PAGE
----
Corvette Design Evolution Explained
This year the mighty Chevrolet Corvette – America’s first and so far only true sports car – turns sixty. So it’s probably a good time to look back and reflect on this car’s design, which has always been its biggest selling point.
The first Chevrolet Corvette, the XP-122 Motorama concept car, and the latest model, the 2013 Corvette 427 Collector Edition convertible, are separated by 60 years of automotive development and advancement. They do not share a single common component, yet the visual connection between the first and sixth generations is obvious. While the design cues have changed through six generations, it’s their elemental composition that makes a Corvette look like a Corvette.
So to how the next generation Corvette will look like – to some extent – we should review design features of the Corvettes throughout these years.
These are common features of the ‘Vettes:
- Proportion: Each Corvette has similar proportions – from the long “dash to axle” element, to the short tail and small greenhouse.
“Corvette designers have often looked to fighter planes for inspiration,” said Peters. “You can see that aerospace influence in the Corvette’s low, wide stance, proportionately small cockpit, and how the body is wrapped around the mechanical components.”
- Waterfall effect: A powerful, signature cue common among all Corvette generations is the way a part of the exterior bodywork cascades into the passenger compartment between the seat backs, introduced on the first-generation Corvette convertibles. Since then, the waterfall effect has been reinterpreted to make a seamless transition from the exterior to the interior of Corvette.
- Dual cockpit architecture: Another iconic Corvette design cue that was inspired by jet fighters is the dual, wraparound cockpit. Introduced when Americans were obsessed with space flight, the wraparound cockpit instantly conveyed purposeful performance. Today, the Corvette’s interior still conveys the car’s sporting intentions, with easy access and visibility of the critical controls.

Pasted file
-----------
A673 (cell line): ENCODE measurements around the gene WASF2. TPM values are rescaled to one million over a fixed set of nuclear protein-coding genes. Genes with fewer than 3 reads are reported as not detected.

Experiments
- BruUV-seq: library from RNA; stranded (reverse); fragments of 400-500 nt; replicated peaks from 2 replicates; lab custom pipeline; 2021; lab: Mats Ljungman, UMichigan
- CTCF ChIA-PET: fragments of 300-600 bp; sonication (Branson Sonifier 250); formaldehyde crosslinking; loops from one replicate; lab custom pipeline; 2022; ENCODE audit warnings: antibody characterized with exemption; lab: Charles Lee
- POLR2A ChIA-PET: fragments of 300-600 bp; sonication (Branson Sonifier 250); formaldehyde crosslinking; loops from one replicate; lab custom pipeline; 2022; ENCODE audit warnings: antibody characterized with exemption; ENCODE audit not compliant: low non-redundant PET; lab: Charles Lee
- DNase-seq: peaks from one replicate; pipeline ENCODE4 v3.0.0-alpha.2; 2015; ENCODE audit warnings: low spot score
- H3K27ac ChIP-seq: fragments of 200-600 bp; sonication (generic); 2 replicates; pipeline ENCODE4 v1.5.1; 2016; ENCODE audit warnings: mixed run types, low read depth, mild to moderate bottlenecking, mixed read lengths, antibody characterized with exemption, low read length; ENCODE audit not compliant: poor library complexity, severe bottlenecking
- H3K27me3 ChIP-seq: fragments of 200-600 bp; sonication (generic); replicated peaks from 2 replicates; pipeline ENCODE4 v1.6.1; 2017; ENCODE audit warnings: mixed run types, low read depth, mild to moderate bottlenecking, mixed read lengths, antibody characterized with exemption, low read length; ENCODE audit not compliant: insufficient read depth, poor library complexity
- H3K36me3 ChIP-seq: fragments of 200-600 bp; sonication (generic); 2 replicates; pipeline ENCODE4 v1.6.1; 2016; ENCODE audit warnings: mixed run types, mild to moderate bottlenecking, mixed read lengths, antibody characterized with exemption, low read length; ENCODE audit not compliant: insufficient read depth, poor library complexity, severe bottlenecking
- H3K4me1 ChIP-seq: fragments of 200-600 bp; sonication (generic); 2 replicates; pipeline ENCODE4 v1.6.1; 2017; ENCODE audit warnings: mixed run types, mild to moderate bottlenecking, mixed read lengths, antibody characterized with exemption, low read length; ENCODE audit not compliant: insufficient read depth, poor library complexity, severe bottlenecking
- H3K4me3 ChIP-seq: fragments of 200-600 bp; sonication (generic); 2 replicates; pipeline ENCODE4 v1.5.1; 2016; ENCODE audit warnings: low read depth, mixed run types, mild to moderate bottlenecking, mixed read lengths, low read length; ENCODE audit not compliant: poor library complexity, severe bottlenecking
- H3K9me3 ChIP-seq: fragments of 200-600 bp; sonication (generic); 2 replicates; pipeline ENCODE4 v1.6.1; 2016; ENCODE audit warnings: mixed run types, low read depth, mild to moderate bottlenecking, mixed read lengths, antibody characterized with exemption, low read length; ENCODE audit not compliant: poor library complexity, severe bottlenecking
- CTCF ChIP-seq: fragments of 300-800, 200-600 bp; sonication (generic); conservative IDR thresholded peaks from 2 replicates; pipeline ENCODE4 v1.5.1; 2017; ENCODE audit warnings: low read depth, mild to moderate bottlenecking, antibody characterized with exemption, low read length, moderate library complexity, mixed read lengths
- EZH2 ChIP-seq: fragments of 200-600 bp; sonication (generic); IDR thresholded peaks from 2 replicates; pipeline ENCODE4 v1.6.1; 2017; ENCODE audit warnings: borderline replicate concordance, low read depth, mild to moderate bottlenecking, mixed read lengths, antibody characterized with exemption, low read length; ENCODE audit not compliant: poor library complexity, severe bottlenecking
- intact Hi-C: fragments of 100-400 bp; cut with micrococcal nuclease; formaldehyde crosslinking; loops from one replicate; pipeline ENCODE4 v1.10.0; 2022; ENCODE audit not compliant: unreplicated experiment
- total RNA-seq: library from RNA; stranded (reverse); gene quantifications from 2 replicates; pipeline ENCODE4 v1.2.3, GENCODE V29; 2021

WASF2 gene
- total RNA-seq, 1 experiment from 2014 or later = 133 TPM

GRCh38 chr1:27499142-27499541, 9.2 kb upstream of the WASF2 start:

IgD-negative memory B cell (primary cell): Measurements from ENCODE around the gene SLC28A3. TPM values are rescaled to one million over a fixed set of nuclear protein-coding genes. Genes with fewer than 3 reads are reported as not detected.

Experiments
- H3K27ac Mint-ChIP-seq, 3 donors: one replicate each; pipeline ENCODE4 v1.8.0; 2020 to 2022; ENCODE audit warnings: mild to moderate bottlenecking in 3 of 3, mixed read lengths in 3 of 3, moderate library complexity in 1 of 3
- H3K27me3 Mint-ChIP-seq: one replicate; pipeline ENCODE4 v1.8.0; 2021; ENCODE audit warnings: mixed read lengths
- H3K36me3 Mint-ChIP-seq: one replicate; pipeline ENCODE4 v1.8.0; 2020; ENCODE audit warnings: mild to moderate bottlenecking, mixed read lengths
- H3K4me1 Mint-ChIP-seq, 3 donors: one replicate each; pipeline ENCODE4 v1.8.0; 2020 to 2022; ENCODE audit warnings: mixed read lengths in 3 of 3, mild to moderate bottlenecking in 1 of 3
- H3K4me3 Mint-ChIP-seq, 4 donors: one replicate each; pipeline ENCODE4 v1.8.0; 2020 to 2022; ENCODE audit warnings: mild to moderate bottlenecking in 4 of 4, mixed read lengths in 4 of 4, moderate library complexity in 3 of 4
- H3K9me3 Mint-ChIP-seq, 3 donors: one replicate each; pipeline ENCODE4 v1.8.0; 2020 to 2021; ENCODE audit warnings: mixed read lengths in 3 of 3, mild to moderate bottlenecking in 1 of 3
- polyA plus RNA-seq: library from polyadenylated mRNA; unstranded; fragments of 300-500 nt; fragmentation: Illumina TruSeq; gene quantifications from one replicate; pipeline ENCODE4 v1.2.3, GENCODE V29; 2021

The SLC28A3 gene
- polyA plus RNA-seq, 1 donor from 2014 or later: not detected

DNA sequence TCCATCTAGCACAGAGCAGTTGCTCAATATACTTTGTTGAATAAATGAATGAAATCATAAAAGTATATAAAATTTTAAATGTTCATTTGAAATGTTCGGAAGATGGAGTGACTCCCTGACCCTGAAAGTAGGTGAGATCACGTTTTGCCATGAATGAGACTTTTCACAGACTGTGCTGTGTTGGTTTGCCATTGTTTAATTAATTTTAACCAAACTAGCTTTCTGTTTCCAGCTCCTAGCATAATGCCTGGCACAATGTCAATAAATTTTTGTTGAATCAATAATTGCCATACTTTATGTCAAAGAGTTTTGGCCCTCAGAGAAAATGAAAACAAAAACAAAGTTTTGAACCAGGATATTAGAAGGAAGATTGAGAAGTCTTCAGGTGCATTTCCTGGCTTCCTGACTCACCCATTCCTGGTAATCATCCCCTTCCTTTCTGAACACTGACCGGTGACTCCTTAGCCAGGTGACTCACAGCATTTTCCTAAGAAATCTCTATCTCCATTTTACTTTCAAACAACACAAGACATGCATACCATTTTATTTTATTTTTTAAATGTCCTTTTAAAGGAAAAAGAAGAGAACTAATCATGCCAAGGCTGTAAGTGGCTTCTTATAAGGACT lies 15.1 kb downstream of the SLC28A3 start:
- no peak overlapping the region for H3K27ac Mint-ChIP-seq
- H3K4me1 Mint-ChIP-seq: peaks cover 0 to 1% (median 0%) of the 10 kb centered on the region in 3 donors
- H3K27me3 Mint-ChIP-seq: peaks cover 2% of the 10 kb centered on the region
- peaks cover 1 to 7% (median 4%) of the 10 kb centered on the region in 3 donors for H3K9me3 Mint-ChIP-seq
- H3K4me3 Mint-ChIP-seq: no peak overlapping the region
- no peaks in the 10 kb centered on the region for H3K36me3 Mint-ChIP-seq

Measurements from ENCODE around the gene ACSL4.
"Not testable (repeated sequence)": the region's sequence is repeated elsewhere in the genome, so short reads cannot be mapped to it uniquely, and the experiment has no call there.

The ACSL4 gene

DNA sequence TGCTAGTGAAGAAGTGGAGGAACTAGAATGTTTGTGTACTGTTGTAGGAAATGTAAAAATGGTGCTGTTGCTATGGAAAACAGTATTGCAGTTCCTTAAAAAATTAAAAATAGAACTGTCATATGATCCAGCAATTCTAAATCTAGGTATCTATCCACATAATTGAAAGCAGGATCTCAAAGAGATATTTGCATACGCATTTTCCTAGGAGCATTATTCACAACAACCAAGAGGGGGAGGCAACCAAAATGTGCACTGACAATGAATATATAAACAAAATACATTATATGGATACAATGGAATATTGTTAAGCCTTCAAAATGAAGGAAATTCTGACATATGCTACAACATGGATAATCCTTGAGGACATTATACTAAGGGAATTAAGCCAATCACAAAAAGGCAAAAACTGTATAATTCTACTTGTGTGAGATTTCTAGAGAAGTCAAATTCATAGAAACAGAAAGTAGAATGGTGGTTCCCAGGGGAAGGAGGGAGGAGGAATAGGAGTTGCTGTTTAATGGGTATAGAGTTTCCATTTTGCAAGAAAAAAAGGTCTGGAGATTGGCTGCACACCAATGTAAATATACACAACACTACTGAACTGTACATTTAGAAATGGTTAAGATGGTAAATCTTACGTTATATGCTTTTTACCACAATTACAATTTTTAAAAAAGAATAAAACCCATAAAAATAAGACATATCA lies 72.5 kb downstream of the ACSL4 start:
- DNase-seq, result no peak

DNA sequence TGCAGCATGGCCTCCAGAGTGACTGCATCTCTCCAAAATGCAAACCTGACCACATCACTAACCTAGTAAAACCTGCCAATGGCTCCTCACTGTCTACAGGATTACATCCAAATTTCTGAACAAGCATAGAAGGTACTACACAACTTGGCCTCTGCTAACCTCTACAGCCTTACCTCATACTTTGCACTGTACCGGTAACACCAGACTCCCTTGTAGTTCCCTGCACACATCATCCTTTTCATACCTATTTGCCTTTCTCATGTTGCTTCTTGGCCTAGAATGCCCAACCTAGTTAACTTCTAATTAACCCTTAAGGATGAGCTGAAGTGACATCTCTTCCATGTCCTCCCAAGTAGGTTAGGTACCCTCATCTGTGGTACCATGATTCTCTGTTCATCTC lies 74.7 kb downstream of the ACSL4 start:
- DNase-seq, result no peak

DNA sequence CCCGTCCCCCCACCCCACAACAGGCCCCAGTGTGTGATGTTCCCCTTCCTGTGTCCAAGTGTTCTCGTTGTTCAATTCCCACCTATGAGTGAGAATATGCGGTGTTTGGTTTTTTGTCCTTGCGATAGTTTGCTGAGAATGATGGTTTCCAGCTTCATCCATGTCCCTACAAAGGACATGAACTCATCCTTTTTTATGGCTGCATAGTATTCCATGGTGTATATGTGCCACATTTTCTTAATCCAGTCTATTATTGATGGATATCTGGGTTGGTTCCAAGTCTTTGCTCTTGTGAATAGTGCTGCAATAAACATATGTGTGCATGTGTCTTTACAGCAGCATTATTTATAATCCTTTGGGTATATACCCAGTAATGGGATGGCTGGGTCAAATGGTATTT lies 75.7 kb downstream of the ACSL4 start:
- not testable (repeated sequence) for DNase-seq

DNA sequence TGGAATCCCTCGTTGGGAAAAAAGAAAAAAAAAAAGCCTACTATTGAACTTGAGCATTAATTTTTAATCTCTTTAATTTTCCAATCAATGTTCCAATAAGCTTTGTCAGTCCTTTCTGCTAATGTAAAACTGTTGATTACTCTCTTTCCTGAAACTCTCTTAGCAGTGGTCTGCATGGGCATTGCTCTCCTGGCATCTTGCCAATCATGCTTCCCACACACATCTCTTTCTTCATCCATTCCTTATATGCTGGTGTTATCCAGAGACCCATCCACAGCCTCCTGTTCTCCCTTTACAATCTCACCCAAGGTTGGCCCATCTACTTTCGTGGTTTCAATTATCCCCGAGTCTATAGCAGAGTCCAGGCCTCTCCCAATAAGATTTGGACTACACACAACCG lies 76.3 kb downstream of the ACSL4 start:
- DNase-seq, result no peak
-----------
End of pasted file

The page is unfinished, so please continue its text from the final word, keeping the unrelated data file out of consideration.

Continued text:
- The bodyside cove: While a spear-like chrome feature highlighted the side of the 1953-55 Corvettes, for 1956, a concave cove was sculpted into the bodywork behind the front wheels. Although its form and function have been reinterpreted over the years, a cove or vent has been a signature cue in the Corvette’s bodyside ever since.
“The bodyside cove is arguably the most iconic design element for Corvette,” said Peters. “In each generation, the cove has influenced the powerful fender shapes and the overall sculpture of the Corvette. In addition, with each generation the bodyside cove has become more and more functional. A perfect example of this is the air extractors on the current ZR1.”
- The tail: Another Corvette signature is the design treatment of the car’s tail. Peters notes that it’s not just the use (since 1961) of twinned and rounded taillamps at either side of the back of the car. Instead, it’s how the relationship between those lamps, exhaust pipes, and event license plate opening compliment the low, wide proportions of the Corvette body.
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